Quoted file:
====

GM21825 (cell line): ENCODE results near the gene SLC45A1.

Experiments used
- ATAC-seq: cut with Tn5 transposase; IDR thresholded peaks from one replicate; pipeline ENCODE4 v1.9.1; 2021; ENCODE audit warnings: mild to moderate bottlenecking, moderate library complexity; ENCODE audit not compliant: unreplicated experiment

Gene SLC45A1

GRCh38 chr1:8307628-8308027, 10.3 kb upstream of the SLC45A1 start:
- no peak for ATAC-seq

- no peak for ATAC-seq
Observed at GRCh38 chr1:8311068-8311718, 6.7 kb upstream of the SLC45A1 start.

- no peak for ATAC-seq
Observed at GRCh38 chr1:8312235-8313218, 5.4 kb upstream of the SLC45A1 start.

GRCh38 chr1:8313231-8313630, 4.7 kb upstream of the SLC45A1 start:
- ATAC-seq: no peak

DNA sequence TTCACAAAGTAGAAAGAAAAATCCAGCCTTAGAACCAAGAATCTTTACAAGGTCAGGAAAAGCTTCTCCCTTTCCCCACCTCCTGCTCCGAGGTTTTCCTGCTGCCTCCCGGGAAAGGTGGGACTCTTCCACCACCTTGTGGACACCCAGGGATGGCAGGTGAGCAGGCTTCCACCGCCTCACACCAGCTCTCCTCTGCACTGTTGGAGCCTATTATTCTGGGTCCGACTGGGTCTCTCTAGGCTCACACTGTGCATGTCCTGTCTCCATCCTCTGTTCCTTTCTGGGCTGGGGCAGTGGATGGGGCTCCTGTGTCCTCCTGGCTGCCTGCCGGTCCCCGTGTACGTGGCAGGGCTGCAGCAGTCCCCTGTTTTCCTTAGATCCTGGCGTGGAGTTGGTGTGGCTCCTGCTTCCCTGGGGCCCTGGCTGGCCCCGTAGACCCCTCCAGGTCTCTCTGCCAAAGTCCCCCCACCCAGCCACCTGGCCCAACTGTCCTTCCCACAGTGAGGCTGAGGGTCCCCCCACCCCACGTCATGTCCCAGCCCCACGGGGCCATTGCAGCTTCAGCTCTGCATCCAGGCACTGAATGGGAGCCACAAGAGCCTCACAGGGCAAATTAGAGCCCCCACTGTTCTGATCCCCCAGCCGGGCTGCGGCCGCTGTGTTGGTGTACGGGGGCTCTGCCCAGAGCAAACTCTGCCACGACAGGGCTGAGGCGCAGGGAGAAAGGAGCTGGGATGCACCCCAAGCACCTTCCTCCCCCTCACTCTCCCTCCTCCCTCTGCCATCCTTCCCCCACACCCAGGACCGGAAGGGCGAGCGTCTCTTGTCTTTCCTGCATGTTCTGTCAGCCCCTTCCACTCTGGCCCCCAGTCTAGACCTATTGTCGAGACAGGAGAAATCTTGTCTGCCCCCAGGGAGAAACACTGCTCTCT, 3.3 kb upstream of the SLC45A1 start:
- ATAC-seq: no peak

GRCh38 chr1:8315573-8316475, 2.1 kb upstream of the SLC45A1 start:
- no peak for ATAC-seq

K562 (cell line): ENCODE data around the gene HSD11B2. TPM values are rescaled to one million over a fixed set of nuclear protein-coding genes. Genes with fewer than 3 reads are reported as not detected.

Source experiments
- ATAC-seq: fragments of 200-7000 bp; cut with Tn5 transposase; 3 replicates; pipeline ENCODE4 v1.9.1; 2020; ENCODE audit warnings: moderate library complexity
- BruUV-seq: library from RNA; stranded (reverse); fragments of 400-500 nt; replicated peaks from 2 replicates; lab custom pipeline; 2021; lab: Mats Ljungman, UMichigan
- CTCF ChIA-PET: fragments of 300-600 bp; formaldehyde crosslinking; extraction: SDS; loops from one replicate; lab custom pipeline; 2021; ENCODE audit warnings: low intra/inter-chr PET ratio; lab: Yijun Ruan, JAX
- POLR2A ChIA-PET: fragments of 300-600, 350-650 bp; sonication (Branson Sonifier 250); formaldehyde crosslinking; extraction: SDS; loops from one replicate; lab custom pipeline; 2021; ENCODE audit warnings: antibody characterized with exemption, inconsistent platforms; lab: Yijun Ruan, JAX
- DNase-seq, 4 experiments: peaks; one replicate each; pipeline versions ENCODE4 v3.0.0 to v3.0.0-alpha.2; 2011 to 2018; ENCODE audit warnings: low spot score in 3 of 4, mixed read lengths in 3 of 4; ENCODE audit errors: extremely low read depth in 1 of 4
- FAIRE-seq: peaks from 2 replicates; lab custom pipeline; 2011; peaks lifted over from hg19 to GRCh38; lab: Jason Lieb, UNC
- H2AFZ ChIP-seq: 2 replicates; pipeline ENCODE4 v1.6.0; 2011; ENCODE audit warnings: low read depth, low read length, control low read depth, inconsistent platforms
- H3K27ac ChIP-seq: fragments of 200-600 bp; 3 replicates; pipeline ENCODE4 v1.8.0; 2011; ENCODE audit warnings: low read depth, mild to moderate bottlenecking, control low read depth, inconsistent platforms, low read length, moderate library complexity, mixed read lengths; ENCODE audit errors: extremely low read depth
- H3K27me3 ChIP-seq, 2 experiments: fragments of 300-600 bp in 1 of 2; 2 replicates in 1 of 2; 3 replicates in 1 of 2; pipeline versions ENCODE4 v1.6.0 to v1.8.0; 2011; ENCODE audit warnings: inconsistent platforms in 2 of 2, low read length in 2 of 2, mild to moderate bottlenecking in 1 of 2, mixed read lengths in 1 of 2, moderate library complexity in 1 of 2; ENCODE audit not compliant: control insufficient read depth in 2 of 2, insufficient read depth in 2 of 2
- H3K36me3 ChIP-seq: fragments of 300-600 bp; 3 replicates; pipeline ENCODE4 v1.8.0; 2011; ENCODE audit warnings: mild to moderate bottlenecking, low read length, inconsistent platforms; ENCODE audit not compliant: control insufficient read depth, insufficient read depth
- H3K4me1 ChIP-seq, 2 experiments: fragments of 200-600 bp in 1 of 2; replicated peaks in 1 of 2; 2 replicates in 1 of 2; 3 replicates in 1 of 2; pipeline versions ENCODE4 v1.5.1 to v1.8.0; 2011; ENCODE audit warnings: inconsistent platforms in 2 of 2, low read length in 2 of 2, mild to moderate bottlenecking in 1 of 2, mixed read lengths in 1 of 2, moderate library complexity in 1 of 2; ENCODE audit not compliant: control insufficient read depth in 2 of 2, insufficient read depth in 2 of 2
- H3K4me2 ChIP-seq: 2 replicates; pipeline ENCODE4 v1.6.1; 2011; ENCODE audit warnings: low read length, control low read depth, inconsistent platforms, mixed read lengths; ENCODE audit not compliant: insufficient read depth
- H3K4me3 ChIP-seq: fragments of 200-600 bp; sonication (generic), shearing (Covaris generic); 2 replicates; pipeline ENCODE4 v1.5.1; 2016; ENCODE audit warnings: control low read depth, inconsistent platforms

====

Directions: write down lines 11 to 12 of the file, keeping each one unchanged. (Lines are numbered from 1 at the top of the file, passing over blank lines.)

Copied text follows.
GRCh38 chr1:8313231-8313630, 4.7 kb upstream of the SLC45A1 start:
- ATAC-seq: no peak